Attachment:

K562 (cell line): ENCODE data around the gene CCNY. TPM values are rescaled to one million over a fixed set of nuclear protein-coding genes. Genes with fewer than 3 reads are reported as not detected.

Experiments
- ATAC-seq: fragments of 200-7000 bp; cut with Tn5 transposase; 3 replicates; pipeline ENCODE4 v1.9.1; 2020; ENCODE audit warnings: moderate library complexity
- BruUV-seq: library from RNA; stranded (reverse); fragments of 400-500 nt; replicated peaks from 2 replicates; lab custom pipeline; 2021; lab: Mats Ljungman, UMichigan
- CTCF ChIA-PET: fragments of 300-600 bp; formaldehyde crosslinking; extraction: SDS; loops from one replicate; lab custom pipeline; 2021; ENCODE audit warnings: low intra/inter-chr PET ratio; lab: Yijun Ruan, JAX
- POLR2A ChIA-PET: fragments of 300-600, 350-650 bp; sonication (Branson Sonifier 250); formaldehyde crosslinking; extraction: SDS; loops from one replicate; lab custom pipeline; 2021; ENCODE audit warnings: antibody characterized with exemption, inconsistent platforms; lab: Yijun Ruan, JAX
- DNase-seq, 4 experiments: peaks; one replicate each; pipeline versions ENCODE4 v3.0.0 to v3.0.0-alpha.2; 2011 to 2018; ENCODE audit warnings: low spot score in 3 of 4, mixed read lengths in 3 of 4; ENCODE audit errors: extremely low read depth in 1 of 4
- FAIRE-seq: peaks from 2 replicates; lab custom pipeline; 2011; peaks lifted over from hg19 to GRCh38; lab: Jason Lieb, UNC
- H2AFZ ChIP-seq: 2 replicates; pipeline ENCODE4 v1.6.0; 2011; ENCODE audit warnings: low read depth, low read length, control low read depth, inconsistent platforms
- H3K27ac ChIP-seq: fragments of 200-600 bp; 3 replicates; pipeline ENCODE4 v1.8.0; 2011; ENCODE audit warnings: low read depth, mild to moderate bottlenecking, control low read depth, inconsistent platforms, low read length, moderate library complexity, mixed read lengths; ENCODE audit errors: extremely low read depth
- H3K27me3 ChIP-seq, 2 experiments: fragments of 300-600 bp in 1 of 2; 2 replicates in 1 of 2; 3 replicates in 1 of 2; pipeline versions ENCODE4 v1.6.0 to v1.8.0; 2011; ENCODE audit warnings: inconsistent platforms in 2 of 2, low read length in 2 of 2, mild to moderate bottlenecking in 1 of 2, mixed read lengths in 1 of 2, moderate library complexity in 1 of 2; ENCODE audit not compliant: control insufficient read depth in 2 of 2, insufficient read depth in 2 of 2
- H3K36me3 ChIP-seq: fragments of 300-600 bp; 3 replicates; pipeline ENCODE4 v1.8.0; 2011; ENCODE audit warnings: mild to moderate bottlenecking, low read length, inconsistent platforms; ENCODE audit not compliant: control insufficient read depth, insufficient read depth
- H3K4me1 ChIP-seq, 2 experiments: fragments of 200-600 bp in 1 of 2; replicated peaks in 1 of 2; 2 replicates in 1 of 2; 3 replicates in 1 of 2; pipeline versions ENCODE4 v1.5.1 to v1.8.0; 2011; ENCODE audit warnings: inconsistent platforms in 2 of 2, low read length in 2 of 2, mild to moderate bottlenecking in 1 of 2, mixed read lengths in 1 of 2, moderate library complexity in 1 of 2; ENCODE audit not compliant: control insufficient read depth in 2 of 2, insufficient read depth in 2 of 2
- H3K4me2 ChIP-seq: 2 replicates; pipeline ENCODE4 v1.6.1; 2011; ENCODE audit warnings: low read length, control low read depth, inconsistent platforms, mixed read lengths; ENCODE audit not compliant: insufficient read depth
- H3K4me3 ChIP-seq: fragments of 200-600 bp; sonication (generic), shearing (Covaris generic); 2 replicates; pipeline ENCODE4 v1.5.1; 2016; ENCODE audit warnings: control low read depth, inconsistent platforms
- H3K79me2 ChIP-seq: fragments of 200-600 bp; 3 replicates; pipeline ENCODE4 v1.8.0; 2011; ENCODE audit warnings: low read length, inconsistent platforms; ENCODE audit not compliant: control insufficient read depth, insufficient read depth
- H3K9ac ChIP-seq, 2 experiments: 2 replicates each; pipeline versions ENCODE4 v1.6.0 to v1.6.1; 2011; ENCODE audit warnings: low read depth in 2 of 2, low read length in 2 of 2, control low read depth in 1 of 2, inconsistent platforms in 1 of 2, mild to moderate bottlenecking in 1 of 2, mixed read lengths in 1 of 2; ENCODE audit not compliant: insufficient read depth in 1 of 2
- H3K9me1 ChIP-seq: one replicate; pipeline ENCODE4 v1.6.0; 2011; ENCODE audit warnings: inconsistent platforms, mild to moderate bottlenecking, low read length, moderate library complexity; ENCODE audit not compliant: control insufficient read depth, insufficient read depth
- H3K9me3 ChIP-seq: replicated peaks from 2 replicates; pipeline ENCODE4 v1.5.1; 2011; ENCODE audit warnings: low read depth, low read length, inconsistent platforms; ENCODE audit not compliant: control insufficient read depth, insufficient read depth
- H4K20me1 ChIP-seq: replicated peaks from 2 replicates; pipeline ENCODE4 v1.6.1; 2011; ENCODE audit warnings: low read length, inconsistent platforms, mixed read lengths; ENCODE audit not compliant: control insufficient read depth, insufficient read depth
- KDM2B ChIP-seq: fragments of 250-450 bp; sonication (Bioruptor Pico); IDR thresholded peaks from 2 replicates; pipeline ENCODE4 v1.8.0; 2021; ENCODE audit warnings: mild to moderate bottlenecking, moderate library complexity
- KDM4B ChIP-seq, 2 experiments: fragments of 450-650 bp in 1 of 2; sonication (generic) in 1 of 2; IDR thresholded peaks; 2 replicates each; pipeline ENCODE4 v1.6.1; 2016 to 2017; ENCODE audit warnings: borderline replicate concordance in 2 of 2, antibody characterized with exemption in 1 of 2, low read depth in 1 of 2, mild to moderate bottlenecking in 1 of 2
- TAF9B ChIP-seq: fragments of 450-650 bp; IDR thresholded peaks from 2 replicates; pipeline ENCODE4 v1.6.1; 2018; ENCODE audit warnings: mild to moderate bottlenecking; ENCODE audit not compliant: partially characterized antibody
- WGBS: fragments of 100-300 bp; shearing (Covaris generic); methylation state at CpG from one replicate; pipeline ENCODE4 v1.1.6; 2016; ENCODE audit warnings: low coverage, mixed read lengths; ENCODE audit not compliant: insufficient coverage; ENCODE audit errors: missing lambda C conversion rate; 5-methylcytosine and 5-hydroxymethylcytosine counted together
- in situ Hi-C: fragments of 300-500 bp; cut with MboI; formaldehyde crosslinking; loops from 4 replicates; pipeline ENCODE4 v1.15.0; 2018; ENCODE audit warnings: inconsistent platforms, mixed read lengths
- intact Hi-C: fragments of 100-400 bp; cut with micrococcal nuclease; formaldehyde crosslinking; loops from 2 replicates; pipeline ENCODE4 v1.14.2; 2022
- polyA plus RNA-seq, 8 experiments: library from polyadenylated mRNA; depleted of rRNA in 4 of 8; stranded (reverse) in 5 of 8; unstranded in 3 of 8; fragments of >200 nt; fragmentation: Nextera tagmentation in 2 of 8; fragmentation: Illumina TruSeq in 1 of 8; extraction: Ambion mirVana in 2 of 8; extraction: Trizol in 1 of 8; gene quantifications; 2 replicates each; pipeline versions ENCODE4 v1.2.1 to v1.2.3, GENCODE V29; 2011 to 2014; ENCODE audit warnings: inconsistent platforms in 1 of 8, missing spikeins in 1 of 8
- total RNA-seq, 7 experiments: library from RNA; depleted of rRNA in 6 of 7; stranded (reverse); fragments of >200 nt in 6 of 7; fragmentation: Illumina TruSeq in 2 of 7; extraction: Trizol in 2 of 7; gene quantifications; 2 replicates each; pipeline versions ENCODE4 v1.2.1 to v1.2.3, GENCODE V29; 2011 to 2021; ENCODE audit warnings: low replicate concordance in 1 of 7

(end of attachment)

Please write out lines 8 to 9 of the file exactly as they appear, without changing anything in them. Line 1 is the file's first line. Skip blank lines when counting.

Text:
- FAIRE-seq: peaks from 2 replicates; lab custom pipeline; 2011; peaks lifted over from hg19 to GRCh38; lab: Jason Lieb, UNC
- H2AFZ ChIP-seq: 2 replicates; pipeline ENCODE4 v1.6.0; 2011; ENCODE audit warnings: low read depth, low read length, control low read depth, inconsistent platforms